Anchorage Archbishop Emeritus Francis Hurley celebrated his 45th anniversary as a bishop on March 19. This came just on the heels of his 88th birthday, Jan. 12.
With nearly nine decades behind him, he still begins each day presiding over Mass in his Anchorage home. Those taking part are friends, visitors and his own care-givers in their uniforms, huddled close in the humble, yet richly symbolic chapel.
The Mass takes place in a side room, down-hall from the kitchen, marked by gifts and symbols of a significant life: a statue of Saint Francis of Assisi, his patron saint, stands just to the left of the altar.
“I was named for the saint, and so was Pope Francis,” he points out in simple pride.
The altar, built by a Catholic friend for him of Alaska logs, isn’t what one would expect in most chapels. Polished, it stands on crisscrossed log legs, just right for Archbishop Hurley’s six-foot-plus frame, now bent by his years.
“He has a very deep prayer life. He spends a lot of time in prayer in the morning and he always has,” said Father Scott Medlock, pastor of St. Patrick Church in Anchorage. “It is the foundation of his action. It sustains everything.”
MAN OF ACTION
Archbishop Hurley is best known as a man of action and while he has slowed down, he still surprises friends with his zeal to minister — especially to those in most need.
Father Medlock tells a story about Archbishop Hurley. A few years back, on Thanksgiving day, he swung by to visit Archbishop Hurley at his home.
“I had stopped by after Mass to say ‘Hi,’” Father Medlock said. “There was no chit-chat. He said ‘I want to go to Bean’s Cafe.’“
“We weren’t sure whether or not we should take him,” Father Medlock continued. “He was absolutely insistent. We decided well, we’ll take him over. It took a lot to get him there. He was bound and determined to get there. He said a blessing when Bean’s Cafe was filled with the homeless for their Thanksgiving meal. He had a lot of difficulty walking.”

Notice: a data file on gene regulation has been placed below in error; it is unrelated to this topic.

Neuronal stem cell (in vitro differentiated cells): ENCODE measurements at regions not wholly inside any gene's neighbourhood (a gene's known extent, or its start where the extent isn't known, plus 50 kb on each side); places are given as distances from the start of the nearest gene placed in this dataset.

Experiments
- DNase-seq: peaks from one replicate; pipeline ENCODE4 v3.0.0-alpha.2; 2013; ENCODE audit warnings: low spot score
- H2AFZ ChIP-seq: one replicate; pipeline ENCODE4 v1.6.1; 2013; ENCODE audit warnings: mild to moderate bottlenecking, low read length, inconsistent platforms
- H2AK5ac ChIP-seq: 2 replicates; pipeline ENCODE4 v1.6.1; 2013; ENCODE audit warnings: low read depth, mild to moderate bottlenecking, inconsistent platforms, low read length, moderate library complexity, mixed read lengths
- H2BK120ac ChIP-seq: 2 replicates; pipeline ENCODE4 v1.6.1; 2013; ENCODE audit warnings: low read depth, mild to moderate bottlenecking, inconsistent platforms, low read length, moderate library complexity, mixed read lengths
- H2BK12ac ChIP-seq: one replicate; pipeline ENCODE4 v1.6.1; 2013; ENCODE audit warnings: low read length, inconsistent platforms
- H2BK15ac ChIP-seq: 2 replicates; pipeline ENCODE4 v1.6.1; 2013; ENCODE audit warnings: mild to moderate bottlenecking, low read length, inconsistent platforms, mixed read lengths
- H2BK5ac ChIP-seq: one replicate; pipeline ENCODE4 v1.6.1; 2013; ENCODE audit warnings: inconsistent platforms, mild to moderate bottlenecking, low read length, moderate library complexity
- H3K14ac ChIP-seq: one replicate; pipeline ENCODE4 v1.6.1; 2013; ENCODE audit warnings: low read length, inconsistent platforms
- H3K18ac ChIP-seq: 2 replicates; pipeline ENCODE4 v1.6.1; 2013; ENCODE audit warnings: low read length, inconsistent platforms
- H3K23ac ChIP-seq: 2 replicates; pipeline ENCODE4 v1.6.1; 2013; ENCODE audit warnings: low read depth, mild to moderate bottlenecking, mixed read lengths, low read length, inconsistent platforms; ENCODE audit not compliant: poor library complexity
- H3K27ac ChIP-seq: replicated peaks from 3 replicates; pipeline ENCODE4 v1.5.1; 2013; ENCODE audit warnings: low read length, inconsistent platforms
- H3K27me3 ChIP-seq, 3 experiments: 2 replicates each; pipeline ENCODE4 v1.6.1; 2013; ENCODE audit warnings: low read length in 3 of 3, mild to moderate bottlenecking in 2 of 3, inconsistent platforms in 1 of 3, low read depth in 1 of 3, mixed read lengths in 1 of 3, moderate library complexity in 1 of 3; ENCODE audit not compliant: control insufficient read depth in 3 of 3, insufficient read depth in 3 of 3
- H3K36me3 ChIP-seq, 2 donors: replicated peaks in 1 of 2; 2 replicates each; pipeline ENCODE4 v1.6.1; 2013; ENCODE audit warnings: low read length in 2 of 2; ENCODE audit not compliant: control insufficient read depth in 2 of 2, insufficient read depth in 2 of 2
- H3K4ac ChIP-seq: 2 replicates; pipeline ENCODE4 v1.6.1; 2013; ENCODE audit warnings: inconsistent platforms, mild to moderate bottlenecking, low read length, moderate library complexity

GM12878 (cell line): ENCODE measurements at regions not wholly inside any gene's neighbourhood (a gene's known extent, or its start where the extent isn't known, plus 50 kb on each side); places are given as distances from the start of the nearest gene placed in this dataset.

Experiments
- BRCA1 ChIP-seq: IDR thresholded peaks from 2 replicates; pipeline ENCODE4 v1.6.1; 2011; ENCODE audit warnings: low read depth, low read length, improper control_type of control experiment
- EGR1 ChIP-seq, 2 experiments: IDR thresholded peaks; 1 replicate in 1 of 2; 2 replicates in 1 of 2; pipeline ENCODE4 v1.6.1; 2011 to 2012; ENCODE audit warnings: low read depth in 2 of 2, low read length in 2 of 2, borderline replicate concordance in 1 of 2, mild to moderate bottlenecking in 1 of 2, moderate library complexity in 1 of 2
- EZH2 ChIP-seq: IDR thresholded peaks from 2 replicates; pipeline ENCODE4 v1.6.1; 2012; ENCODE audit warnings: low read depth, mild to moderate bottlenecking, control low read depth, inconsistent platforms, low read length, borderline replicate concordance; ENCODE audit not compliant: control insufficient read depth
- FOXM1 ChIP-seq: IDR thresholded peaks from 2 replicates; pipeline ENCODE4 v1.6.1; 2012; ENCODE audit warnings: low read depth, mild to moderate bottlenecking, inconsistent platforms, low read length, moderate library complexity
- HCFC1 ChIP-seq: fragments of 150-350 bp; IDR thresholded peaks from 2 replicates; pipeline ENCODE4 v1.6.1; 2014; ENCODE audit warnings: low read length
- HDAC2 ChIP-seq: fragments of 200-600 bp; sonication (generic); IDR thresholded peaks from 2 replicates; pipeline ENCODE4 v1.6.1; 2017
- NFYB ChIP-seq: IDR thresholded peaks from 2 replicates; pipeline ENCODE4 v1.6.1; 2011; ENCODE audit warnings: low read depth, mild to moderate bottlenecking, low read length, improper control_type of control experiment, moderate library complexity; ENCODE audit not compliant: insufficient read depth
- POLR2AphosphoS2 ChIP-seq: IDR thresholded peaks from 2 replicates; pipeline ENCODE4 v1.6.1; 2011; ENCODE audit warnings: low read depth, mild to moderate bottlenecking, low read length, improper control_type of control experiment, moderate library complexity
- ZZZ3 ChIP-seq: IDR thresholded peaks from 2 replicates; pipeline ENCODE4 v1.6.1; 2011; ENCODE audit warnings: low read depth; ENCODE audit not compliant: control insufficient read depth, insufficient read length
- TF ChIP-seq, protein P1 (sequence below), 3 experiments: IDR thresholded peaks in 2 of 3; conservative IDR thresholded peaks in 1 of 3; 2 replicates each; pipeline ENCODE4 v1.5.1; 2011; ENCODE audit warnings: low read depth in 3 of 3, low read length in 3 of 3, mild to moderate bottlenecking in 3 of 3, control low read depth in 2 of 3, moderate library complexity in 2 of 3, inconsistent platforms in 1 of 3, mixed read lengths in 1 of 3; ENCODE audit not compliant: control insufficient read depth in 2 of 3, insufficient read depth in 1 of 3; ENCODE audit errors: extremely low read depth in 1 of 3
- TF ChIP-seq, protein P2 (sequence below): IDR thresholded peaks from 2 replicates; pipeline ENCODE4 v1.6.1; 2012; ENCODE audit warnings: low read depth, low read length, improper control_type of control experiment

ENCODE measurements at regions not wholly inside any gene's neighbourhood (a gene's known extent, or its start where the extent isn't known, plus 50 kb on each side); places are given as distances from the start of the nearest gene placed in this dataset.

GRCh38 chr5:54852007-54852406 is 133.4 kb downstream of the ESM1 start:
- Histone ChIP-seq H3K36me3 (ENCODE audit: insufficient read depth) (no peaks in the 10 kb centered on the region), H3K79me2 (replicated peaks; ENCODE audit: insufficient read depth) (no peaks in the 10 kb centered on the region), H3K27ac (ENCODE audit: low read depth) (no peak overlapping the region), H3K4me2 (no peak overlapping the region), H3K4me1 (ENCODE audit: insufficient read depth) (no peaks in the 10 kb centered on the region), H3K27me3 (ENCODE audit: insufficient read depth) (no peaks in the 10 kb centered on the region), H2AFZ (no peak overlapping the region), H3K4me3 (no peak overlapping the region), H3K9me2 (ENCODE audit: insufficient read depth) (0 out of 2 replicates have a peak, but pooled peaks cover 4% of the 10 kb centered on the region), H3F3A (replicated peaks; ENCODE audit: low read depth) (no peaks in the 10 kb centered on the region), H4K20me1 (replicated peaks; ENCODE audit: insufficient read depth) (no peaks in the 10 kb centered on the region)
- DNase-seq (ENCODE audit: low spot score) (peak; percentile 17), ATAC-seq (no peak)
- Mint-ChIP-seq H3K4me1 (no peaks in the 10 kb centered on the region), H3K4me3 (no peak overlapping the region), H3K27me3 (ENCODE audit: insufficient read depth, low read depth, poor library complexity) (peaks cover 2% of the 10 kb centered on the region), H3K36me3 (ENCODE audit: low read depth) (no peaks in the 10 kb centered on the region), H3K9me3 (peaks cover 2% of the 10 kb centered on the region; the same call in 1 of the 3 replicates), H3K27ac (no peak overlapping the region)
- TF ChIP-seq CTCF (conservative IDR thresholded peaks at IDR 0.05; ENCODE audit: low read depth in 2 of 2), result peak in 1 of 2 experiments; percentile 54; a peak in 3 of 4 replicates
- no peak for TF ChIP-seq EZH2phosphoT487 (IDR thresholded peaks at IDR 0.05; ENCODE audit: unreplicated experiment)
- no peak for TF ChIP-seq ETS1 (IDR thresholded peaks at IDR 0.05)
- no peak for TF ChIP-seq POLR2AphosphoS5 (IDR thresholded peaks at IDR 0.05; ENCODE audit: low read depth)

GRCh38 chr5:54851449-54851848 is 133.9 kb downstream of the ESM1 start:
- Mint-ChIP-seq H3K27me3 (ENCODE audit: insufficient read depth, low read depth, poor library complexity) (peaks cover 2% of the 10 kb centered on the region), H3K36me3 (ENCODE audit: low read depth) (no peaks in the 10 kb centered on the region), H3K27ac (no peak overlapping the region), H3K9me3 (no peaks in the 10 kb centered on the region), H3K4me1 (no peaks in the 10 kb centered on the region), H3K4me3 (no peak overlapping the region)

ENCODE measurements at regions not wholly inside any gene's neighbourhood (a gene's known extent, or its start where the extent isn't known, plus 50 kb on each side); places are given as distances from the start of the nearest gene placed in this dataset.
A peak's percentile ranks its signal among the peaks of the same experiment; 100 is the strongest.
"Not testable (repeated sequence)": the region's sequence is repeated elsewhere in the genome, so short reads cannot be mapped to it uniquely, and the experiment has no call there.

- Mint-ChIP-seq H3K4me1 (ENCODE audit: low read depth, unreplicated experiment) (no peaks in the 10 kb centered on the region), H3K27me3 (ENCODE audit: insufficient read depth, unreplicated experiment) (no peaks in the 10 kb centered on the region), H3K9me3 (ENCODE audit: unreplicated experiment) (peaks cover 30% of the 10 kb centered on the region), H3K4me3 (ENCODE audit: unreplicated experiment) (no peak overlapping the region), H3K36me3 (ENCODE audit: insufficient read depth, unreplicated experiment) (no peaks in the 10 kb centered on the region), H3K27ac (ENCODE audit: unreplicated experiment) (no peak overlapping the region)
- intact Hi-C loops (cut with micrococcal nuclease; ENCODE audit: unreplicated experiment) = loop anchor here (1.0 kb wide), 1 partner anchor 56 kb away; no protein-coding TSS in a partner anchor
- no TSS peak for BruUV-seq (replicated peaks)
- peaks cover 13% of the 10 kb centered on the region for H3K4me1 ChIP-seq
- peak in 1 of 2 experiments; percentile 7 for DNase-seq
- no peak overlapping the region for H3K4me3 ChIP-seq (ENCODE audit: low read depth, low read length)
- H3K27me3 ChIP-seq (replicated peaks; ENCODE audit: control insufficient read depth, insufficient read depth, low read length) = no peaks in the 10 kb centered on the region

“Yet he walked the perimeter of the cafe, greeting many who knew him and loved him through the years,” Father Medlock said. “I was worried about him falling.”
When Archbishop Hurley was finished, he said, “Okay, Scott, ready to go home. He’s been doing that for many decades. It didn’t matter that he wasn’t terribly ambulatory. He wanted to get there and see his homeless friends.”
That’s been a hallmark of Archbishop Hurley’s — seeking out the needy, the forgotten and those living in remote areas.
Ordained a priest at age 24 and a bishop at 43, he came to Alaska in 1970, first as the auxiliary bishop of the Diocese of Juneau and a few years later as the archbishop of Anchorage. He dealt with the challenge of shepherding remote villages across vast distances by employing two main tools: newspapers and airplanes.
He launched Juneau’s diocesan newspaper in the early 1970s and later started the Catholic Anchor in Anchorage. Prior to that he wrote regular columns in the Anchorage Times and the Anchorage Daily News. The goal was always to reach the masses.
“I was never afraid of newspapers,” he said. “A paper gives us a chance to speak to people here in the church and others as well.”
“Through the years, reporters and I got to know one another,” Archbishop Hurley said. “I was never afraid to talk with the press.”
Airplanes provided the other tool. Archbishop Hurley became a licensed pilot so he could travel to places in a state not joined by roads or rail.